RBC Capital Markets has reported that Lloyd’s syndicates are under considerable strain, having posted aggregate combined ratios of 114% in 2017, with the worst return on capital since 2001.
RBC analysed 95 Lloyd’s syndicate reports from 2017, finding that just 16% of syndicates by number, or 9% of syndicates by premium, made an underwriting profit over the year.
Combined ratios were also worse year-on-year for 74 syndicates, which RBC attributed to high levels of natural catastrophe losses over the year and the ongoing decline in pricing.
Syndicates that made underwriting losses in 2016 showed further deterioration in their combined ratios in 2017, and combined ratios were found to be generally weaker at the smaller end of the market, reflecting the disproportionate impact of catastrophe losses.
RBC also observed that significant Lloyd’s market participants withdrew from some lines of business over 2017, which it believes to be an early sign of stress in the market.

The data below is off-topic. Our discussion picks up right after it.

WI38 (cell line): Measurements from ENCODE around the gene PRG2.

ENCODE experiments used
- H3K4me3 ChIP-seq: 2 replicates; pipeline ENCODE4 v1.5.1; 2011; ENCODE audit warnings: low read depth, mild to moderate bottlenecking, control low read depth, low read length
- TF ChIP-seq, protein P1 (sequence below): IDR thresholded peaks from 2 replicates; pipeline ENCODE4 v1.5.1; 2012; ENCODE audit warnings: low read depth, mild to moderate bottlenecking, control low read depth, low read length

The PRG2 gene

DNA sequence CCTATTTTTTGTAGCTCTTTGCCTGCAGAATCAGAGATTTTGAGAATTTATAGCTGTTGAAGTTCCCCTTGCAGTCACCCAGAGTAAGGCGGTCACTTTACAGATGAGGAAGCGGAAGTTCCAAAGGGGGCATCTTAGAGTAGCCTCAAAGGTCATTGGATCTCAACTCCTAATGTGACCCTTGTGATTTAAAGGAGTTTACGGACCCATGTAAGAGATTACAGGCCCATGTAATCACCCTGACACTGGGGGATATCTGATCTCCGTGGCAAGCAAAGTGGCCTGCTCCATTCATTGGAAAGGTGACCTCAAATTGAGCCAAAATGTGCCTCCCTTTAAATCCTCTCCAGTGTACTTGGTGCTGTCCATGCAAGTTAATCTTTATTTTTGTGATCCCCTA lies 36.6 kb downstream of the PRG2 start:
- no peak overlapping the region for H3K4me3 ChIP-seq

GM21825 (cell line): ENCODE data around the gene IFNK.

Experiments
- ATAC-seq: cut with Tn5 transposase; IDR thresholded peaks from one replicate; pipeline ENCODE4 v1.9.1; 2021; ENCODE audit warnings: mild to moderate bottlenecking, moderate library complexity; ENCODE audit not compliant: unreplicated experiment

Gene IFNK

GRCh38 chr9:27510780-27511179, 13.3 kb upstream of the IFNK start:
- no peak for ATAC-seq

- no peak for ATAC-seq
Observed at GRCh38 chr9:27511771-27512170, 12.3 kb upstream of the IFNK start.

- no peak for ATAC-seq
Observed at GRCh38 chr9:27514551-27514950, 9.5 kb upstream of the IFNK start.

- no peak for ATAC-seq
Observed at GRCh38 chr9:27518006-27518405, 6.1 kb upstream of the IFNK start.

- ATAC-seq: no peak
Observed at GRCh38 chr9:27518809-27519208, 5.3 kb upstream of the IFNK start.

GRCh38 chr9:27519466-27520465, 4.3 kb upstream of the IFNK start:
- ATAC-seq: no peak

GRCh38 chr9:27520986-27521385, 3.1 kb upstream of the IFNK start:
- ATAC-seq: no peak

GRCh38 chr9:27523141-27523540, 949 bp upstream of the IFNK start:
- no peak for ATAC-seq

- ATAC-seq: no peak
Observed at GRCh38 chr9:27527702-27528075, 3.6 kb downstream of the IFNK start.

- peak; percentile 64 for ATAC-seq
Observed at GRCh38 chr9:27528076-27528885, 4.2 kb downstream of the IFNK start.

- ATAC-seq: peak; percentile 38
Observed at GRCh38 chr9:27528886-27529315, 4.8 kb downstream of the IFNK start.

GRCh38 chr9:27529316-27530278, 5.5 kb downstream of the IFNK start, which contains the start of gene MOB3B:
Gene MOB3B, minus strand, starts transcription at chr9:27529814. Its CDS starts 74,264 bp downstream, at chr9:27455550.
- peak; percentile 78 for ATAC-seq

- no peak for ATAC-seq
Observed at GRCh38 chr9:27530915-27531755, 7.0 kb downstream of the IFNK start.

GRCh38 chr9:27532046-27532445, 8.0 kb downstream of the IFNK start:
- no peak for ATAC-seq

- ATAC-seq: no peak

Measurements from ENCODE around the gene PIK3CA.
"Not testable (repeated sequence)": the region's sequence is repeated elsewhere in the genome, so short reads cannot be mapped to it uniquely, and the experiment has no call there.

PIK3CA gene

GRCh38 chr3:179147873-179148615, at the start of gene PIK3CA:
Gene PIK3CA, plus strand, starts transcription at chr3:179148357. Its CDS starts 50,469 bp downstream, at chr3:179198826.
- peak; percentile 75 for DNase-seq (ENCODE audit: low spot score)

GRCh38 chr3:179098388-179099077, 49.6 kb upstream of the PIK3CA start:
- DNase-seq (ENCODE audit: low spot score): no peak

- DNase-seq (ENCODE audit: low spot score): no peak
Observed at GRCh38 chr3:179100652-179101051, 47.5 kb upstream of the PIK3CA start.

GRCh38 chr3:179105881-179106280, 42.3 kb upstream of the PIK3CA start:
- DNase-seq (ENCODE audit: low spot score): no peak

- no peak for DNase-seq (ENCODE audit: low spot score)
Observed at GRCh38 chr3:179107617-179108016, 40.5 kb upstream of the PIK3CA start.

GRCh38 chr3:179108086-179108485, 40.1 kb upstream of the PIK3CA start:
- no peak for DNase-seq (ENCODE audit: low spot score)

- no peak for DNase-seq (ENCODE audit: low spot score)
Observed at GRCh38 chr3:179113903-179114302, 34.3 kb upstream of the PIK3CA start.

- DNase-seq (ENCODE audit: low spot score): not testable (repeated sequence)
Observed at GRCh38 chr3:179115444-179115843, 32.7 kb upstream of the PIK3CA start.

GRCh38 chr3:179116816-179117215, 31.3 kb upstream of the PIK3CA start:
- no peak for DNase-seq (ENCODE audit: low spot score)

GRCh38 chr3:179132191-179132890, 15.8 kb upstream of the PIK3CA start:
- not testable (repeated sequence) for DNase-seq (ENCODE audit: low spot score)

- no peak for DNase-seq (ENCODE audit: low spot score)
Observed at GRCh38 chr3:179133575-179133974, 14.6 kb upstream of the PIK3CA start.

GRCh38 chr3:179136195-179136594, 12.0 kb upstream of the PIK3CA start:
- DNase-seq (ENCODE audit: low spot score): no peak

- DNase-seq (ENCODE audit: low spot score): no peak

Additionally, whilst prices continued to decline, most syndicates grew their premiums year-on-year, which indicates that market discipline may not be as strong as Lloyd’s would hope.
However, the analysis also found that premiums from the Lloyd’s market are becoming increasingly less important for the owners of the top 10 largest players, accounting for just 23% of their total premiums in 2017, compared with 49% in 2011, and 53% in 2008.
With access to bigger balance sheets, companies can weather losses for longer or even choose to temporarily ignore poor underwriting results, although RBC believes this attitude will not be sustainable in the long-term.